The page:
Actually, basic economics, and the data, show that a small charge does change behavior (in a small way). The Port Authority’s one-dollar peak surcharge has resulted in measurable traffic shifts:

    When I used to take NJ Transit to and from the city to my then-home in New Jersey, I would often structure my day to take advantage of the lower off-peak fares, and the peak train fare is definitely not twice the off-peak fare.

    I assume what you’re getting at is that larger differentials would produce larger traffic shifts, which is obviously true. Though I’m not sure what the elasticity of driving would be – and I think a surer way to win motorists over, if that’s what you want to do, is to use HOT lanes, not toll hikes.

  • Dave

    I hope the MTA takes the opportunity to re-introduce two-way tolls on all crossings (or at least GWB, Holland and Lincoln tunnels and especially V-N bridge) to eliminate toll shopping.
    With EZ-Pass readers this is a simple fix with easy benefits.

  • A seemingly obvious companion is to eliminate the 4.50 discount for using E-ZPass but it always sneaks through. It’s no longer needed as an incentive;75% of drivers use it because it saves time. You couldn’t pry it away from them. Perhaps it could be retained for weekends, when more of the ocasional motorists dont’ now have E-ZPass. The ccompelling logic of peak hour tolls demonstrates the importance of conestion pricing being implemented on all river crosings into Manhattan simultaeosly. If separate and different charge on Manhattan streets, as proposed dby the Mayor, the unequal prices would contube to distort travel patterns, clogging streets by motorists loking for chapest routes.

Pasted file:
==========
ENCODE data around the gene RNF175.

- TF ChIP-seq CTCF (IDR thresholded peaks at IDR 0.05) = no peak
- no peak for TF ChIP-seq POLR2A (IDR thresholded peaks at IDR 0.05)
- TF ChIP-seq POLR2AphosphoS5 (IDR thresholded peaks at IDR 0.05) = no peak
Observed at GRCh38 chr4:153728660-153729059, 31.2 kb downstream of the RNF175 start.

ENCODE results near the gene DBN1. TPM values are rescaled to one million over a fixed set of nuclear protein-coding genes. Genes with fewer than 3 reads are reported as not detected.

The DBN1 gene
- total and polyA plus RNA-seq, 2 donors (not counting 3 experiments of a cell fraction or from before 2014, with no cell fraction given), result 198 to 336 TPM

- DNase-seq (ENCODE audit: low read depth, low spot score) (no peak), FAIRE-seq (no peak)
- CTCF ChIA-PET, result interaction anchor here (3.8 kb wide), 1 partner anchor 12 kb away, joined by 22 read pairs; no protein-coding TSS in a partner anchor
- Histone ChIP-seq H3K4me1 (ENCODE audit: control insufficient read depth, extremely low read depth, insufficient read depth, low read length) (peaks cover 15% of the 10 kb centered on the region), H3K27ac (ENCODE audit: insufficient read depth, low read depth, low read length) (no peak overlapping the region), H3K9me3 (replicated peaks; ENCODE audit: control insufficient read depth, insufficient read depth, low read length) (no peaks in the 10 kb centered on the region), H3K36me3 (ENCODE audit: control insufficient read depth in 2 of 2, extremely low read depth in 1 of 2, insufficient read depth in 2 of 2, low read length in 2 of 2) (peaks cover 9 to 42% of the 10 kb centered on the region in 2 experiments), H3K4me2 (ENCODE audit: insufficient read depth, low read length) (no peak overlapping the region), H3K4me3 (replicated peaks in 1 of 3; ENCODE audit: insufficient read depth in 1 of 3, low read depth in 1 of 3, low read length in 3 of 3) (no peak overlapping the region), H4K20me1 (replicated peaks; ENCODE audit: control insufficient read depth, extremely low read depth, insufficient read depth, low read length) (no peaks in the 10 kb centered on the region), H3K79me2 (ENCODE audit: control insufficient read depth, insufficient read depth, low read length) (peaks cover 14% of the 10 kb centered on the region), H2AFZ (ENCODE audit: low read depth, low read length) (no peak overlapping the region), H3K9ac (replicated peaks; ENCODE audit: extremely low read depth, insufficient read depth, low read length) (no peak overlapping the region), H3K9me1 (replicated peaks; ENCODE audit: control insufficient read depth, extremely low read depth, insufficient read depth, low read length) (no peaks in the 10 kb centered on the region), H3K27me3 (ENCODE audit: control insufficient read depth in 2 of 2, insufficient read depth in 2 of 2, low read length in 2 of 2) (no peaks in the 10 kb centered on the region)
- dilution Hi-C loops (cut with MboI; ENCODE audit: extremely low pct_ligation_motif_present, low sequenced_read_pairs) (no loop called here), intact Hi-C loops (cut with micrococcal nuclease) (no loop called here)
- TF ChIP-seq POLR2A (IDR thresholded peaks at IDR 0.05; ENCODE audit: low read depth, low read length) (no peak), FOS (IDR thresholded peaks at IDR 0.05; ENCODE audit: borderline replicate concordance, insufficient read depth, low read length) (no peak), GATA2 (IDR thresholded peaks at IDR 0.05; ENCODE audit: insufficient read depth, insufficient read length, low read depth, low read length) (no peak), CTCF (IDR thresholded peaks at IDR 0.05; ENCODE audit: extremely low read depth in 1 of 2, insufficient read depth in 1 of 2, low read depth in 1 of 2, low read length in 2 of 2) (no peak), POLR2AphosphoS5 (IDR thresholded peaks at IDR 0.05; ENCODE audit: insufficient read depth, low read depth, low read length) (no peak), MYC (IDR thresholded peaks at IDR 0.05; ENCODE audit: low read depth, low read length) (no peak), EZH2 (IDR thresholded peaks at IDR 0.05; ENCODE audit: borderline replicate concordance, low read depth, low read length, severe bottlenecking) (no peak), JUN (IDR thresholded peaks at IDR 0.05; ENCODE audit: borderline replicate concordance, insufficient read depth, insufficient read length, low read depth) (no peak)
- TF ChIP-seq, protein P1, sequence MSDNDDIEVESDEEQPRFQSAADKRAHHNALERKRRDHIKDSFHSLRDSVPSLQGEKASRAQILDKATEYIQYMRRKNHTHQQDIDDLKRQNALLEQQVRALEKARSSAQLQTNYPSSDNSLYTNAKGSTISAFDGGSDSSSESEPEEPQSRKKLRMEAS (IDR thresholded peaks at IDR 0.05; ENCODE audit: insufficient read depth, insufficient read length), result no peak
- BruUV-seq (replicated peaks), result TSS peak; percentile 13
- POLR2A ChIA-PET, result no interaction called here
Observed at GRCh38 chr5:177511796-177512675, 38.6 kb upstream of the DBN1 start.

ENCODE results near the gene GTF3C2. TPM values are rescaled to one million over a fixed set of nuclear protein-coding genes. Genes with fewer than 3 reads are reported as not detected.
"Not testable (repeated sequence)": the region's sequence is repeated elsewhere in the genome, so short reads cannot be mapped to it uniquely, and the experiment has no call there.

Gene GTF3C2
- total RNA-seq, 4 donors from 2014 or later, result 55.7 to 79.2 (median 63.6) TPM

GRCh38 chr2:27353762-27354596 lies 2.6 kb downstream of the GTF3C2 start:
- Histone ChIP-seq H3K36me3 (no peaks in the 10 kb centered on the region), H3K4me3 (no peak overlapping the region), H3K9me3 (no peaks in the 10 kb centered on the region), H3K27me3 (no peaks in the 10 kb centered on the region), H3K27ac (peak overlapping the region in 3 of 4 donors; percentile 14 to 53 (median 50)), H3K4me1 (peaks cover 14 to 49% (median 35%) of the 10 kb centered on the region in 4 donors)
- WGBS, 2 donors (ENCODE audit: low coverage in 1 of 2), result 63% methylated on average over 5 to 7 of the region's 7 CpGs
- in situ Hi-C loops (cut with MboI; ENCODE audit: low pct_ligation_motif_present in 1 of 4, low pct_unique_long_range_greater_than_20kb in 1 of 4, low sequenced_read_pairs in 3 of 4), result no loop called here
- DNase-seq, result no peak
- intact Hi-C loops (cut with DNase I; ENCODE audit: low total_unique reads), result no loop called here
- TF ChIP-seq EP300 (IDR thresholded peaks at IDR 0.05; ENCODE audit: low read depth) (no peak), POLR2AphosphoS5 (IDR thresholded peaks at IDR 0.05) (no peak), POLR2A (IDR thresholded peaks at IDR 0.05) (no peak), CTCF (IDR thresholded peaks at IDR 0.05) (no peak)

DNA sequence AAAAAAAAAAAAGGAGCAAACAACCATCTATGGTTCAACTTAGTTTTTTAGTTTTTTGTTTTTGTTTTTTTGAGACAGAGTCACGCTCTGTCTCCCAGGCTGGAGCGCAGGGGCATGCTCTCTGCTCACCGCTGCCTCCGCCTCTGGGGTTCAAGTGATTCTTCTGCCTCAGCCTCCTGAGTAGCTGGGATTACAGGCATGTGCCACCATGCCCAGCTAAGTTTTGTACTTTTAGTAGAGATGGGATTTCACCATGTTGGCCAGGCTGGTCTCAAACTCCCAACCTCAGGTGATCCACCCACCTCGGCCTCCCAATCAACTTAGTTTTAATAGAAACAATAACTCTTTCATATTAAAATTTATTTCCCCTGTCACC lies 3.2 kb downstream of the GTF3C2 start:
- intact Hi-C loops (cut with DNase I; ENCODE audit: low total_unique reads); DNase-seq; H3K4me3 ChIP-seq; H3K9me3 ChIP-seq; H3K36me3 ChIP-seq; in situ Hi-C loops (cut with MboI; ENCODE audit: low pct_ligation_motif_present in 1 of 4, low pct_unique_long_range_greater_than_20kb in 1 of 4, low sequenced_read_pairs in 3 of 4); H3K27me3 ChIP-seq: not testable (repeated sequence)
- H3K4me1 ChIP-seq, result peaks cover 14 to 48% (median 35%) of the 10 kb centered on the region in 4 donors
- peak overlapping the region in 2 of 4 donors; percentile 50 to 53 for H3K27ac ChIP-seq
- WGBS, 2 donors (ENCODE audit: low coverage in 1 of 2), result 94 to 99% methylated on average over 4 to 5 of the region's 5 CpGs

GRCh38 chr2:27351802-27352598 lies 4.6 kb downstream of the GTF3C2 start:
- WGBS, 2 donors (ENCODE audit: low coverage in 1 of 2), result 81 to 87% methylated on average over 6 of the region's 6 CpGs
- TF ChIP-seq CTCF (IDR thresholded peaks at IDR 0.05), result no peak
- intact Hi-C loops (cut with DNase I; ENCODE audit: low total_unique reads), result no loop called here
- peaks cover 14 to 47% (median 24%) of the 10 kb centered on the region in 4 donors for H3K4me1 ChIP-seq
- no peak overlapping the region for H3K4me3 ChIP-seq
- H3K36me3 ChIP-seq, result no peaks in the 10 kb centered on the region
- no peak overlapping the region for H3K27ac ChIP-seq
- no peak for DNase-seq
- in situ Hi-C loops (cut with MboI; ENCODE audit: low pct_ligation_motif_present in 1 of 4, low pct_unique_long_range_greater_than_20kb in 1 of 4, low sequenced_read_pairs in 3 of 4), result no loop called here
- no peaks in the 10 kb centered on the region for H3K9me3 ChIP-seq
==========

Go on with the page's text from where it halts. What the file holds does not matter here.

• YIKES! My comment got sent before spellcheck!
    Here’s what I meant:

    The compelling logic of peak hour tolls underscores the importance of congestion pricing being implemented on all river crossings into Manhattan simultaneously. If the fee is a separate and different charge on Manhattan streets, as proposed by the Mayor, the unequal prices would contube to distort travel patterns, clogging streets by motorists looking for the cheapest routes. Therefore, it makes sense to wrap the congestion pricing program under the MTA blanket, subjecting all to public review (unlike the unilateral rate-setting powers proposed for SMART.)

    A seemingly obvious but repeatedly dismissed, companion is to eliminate the 50 cent discount for using E-ZPass. It’s no longer needed as an incentive; 75% of drivers use it because it saves time. You couldn’t pry it away from them. Perhaps it could be retained for weekends, when more of the ocasional motorists don’t now have E-ZPass.

  • michael